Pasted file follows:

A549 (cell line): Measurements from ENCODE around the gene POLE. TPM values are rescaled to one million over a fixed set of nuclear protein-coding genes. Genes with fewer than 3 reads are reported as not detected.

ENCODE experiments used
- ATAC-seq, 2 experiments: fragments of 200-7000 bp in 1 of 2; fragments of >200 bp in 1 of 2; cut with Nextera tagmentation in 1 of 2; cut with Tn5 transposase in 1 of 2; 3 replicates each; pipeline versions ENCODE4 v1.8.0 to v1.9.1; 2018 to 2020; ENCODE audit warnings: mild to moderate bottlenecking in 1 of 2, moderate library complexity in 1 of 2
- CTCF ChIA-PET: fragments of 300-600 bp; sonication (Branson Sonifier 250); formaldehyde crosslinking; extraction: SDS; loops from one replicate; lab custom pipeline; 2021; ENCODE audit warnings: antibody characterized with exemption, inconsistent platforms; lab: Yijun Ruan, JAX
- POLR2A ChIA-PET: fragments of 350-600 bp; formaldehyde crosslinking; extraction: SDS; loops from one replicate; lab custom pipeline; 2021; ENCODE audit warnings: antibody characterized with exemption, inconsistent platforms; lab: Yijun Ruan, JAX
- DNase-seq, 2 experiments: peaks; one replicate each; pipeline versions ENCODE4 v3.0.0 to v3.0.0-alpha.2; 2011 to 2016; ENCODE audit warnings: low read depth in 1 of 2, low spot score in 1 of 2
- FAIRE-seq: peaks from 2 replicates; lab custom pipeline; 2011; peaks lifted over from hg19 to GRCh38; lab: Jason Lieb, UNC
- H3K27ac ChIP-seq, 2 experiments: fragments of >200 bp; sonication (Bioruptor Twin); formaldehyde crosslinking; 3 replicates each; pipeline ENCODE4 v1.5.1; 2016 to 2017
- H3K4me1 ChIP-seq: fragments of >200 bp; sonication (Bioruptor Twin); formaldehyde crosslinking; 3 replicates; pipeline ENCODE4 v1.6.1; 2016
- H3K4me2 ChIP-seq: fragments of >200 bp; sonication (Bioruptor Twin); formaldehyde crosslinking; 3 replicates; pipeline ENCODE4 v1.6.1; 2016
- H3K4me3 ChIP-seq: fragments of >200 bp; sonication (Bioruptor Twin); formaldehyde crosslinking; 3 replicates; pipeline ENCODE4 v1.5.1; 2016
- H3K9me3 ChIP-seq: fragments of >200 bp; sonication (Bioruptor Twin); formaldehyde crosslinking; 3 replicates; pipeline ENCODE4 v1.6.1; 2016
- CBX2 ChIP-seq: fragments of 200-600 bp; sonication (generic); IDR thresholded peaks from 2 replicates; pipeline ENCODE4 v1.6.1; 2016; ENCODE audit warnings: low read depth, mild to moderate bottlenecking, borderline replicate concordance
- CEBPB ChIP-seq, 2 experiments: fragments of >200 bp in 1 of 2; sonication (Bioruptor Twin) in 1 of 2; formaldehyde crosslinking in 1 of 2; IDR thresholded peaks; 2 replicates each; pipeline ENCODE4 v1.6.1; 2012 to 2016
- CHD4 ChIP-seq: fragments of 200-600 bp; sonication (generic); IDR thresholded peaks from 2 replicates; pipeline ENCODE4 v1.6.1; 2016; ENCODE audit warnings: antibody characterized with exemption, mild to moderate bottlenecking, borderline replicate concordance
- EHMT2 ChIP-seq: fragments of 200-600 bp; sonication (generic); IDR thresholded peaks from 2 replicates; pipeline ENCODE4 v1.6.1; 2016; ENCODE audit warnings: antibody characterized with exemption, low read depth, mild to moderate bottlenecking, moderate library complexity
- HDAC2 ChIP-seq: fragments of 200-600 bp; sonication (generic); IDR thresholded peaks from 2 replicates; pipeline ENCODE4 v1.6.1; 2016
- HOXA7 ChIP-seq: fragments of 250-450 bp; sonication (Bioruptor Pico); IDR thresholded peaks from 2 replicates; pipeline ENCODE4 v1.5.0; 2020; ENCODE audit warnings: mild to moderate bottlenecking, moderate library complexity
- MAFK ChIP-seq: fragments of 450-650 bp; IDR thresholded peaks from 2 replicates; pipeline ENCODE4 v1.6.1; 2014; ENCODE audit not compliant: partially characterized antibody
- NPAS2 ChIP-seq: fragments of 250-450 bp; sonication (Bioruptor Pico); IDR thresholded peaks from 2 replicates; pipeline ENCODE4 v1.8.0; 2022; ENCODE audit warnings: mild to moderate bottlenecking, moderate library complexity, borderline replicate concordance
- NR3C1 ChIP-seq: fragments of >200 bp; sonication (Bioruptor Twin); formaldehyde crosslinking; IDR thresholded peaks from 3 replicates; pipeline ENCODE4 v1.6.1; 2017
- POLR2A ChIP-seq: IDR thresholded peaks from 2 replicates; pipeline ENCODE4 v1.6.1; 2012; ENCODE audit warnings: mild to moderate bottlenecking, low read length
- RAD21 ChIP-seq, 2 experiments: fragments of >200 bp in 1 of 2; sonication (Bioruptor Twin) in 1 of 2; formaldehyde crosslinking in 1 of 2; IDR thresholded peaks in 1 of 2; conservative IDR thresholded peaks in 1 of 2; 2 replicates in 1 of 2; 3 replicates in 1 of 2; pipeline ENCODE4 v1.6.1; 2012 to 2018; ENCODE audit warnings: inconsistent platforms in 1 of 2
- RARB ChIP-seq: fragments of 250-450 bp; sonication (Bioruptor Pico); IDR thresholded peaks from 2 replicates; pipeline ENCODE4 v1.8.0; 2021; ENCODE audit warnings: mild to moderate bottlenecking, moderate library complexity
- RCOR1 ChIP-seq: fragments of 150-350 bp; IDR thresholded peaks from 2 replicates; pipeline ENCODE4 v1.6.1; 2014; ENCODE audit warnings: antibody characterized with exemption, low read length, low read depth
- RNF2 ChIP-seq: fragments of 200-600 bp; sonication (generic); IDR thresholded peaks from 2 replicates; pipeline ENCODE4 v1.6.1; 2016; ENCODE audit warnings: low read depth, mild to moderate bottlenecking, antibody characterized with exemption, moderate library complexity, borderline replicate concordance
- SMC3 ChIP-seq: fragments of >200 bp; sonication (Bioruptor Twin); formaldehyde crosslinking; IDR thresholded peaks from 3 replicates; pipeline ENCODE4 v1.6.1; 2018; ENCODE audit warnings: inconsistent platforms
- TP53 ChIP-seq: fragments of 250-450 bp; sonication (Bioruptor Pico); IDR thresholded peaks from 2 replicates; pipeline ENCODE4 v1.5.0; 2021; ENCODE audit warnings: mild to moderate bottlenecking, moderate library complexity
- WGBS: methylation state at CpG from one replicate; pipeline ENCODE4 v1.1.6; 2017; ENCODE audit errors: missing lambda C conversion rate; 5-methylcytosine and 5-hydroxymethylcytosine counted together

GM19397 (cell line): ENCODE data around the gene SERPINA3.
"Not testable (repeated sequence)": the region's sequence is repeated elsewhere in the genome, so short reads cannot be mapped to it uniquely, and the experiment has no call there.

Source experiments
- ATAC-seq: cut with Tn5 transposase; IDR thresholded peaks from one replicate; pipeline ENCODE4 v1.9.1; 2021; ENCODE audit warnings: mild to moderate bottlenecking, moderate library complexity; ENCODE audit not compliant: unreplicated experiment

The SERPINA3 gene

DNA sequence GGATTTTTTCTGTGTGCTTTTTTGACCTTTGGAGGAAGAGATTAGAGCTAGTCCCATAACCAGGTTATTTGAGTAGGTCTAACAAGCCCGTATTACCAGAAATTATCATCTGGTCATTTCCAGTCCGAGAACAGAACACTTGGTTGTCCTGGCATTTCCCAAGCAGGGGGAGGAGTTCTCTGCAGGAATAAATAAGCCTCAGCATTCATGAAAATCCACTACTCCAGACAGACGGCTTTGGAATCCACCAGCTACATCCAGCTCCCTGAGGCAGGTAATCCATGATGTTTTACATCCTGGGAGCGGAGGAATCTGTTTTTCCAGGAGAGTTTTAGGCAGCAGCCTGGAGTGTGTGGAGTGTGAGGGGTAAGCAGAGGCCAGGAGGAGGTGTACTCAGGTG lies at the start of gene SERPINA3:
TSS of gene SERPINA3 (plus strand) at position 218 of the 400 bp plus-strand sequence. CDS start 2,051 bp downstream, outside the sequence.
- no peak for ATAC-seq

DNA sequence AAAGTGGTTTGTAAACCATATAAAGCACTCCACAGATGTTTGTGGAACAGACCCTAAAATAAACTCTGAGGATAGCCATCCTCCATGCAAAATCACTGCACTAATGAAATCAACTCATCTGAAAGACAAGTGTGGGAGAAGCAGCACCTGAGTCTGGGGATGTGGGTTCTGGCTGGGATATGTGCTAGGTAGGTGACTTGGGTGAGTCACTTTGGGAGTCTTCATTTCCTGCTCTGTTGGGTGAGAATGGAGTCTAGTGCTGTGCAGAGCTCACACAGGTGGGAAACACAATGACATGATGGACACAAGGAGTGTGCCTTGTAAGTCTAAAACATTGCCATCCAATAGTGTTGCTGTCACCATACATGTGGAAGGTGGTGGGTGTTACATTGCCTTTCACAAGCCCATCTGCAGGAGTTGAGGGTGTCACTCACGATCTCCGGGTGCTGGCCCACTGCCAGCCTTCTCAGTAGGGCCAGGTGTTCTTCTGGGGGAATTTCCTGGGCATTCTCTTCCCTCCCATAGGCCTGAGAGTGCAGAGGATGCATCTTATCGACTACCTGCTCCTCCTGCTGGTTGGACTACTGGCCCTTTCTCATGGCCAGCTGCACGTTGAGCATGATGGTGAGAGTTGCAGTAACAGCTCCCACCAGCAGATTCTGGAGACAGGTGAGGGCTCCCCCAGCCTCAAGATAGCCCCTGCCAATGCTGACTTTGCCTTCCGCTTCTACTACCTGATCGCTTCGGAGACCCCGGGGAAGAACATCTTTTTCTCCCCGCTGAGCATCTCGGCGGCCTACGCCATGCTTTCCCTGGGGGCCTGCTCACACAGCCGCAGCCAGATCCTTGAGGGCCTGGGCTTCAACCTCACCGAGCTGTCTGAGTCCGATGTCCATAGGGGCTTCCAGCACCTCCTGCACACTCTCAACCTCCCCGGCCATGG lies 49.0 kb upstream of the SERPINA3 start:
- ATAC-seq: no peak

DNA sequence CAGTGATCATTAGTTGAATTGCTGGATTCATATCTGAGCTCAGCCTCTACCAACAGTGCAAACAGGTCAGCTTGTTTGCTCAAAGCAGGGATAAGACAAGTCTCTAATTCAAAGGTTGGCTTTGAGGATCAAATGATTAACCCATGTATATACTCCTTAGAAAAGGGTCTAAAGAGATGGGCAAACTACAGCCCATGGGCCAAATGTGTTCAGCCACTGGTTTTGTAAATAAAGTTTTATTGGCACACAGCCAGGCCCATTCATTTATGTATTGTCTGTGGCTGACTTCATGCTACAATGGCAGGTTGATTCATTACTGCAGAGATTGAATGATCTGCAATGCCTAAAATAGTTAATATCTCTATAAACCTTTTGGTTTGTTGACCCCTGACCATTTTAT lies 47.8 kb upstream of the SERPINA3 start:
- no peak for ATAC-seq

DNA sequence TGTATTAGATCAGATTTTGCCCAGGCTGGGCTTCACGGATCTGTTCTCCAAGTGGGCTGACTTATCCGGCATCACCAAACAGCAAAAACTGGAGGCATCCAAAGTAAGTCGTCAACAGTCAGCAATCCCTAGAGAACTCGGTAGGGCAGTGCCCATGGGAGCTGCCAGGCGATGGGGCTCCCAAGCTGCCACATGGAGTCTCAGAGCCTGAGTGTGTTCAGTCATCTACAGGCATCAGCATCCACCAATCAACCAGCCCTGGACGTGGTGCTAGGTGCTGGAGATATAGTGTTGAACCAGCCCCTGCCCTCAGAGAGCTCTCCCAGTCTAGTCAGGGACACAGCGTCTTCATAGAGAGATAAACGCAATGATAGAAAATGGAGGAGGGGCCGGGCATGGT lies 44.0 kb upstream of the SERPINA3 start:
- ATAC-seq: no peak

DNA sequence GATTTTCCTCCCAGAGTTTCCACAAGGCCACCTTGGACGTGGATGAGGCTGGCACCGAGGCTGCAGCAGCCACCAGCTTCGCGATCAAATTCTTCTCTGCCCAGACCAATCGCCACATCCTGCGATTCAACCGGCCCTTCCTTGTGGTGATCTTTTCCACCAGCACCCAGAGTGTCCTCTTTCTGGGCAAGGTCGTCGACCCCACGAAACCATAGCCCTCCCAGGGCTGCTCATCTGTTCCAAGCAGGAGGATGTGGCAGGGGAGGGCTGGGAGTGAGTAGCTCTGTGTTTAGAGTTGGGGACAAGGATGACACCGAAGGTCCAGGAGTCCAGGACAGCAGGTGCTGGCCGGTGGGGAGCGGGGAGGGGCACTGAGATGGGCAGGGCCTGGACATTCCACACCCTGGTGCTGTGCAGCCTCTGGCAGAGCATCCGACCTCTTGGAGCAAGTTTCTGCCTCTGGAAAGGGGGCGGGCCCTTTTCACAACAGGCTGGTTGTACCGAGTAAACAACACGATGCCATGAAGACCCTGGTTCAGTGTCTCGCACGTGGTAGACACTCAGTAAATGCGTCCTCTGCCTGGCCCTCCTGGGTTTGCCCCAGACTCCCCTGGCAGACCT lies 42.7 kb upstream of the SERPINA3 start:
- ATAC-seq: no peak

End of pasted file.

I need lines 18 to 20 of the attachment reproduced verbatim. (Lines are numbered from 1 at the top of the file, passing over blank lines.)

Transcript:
- HOXA7 ChIP-seq: fragments of 250-450 bp; sonication (Bioruptor Pico); IDR thresholded peaks from 2 replicates; pipeline ENCODE4 v1.5.0; 2020; ENCODE audit warnings: mild to moderate bottlenecking, moderate library complexity
- MAFK ChIP-seq: fragments of 450-650 bp; IDR thresholded peaks from 2 replicates; pipeline ENCODE4 v1.6.1; 2014; ENCODE audit not compliant: partially characterized antibody
- NPAS2 ChIP-seq: fragments of 250-450 bp; sonication (Bioruptor Pico); IDR thresholded peaks from 2 replicates; pipeline ENCODE4 v1.8.0; 2022; ENCODE audit warnings: mild to moderate bottlenecking, moderate library complexity, borderline replicate concordance